What if several people want the same bun?

If several people are interested in the same bun, they talk to each other and sort it out.

Strictly speaking, the first person to take the bun has it, so in theory we have a race condition. In practice, however, when a potential conflict arises the involved people talk to each other (by phone or email) and decide on who should take the bun, based on who can serve the client best, who needs the bun most, and other relevant factors.

So being the bun holder doesn’t really mean “this is MY client”, it means more like “I’ll make sure this gets taken care of!” – (by me or whoever else is most suitable).

We get potential conflicts regularly (typically 2-3 people offering to take the same bun), but it is almost always resolved in a gentlemanly fashion, using good ol’ communication and trust between the interested parties. I help you today, you help me tomorrow, and in the long it run it more or less evens out.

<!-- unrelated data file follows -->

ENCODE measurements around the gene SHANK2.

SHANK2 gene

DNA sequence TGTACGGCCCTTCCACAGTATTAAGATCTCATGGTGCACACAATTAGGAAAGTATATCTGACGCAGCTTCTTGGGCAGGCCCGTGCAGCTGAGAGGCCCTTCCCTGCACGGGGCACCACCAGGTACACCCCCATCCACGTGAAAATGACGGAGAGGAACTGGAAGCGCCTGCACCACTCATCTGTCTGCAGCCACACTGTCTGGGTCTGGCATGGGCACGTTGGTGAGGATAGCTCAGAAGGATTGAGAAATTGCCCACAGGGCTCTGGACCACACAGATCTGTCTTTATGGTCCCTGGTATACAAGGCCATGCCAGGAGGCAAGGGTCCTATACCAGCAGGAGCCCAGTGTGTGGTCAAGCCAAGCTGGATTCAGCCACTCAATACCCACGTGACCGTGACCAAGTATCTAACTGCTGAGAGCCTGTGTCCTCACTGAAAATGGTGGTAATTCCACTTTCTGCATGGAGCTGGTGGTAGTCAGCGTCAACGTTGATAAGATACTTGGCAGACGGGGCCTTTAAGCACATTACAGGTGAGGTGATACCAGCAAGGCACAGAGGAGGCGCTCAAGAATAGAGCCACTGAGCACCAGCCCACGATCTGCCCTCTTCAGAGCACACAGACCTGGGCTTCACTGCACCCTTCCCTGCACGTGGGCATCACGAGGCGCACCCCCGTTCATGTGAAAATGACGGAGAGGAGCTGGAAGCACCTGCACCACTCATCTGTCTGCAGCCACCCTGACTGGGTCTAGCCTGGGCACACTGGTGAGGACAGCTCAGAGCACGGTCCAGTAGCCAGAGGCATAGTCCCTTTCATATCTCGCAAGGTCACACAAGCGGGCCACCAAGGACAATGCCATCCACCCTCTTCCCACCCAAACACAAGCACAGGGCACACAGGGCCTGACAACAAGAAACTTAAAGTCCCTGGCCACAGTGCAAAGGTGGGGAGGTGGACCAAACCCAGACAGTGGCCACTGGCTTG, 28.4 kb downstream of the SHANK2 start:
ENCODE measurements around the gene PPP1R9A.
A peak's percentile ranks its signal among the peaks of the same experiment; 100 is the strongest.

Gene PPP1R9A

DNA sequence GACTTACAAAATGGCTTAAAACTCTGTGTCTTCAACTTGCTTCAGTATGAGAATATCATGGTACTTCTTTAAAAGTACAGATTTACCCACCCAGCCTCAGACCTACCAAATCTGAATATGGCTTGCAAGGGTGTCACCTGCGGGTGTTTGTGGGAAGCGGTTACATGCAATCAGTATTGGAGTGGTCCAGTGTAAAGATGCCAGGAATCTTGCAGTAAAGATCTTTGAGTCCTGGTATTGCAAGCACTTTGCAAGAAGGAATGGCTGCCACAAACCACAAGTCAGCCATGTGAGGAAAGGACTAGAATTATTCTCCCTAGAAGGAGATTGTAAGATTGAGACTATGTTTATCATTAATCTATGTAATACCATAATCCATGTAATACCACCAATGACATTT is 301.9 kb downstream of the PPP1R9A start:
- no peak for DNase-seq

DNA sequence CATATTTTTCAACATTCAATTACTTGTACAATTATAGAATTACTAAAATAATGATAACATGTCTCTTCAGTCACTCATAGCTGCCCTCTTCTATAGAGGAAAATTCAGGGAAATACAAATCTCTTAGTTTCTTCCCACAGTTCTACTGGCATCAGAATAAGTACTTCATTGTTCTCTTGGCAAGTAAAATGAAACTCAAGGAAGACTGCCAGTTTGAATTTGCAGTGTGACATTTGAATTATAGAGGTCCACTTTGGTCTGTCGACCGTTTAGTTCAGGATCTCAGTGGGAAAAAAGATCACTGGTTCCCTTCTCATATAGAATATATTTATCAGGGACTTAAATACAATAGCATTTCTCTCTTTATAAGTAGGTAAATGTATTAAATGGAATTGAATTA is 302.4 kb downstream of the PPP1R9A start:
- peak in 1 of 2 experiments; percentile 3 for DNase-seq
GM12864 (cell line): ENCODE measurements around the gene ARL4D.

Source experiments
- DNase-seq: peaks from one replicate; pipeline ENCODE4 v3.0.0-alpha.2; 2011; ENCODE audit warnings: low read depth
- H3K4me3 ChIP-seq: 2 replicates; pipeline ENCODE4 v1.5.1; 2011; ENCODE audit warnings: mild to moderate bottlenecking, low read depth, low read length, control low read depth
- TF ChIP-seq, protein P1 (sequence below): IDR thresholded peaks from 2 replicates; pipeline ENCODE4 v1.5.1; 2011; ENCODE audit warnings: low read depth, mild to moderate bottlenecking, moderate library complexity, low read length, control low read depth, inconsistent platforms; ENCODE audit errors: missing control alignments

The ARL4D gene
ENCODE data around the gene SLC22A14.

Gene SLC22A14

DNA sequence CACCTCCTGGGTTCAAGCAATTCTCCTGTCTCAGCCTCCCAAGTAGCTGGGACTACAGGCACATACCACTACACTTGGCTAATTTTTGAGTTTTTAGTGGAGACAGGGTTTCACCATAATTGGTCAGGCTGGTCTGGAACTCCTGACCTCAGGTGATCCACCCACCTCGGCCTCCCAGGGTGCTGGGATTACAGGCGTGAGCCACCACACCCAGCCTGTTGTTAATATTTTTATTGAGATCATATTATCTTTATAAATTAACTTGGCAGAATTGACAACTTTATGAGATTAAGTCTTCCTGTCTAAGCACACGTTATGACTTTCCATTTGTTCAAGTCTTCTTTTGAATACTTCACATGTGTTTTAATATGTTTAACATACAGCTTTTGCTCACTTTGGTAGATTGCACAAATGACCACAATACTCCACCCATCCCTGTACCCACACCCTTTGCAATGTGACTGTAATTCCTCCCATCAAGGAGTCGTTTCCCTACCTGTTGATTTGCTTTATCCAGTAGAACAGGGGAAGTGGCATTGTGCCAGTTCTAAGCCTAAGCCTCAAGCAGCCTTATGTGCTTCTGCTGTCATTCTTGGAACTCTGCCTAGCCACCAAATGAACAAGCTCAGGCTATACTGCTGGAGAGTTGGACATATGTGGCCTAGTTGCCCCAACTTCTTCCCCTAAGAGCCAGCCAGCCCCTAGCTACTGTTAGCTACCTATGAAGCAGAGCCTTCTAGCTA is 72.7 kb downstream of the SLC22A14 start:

The conflict handling process should help solve the edge cases.

What if it is a business-critical request? Shouldn’t some central authority handle it?

The closest thing we have to a central authority is the acting Finance Officer. If one of them received the request then, well, they already have it.

What if you received the request? Well, do you think it is business critical and should be handled by the business developer? In that case get in touch and ask her to take it from you. If you don’t know what to do, broadcast it to all Crispers (or even external partners that have bought into this protocol) and ask who wants to take it.

But don’t forget – the bun is still yours until someone else explicitly takes it from you!

But what if I accidentally throw away an important bun!?

Example: Customer X calls you and says they needs agile coaching. You respond “Sorry, but I can’t help right now.” But you didn’t know that your colleague Hans is available and could have taken this client, and you didn’t know that Customer X was an important strategic customer. Ouch.

You shouldn’t have thrown away that bun. Would have been better to email your colleagues and at least given somebody a chance to take the bun before you threw it away. Live & learn!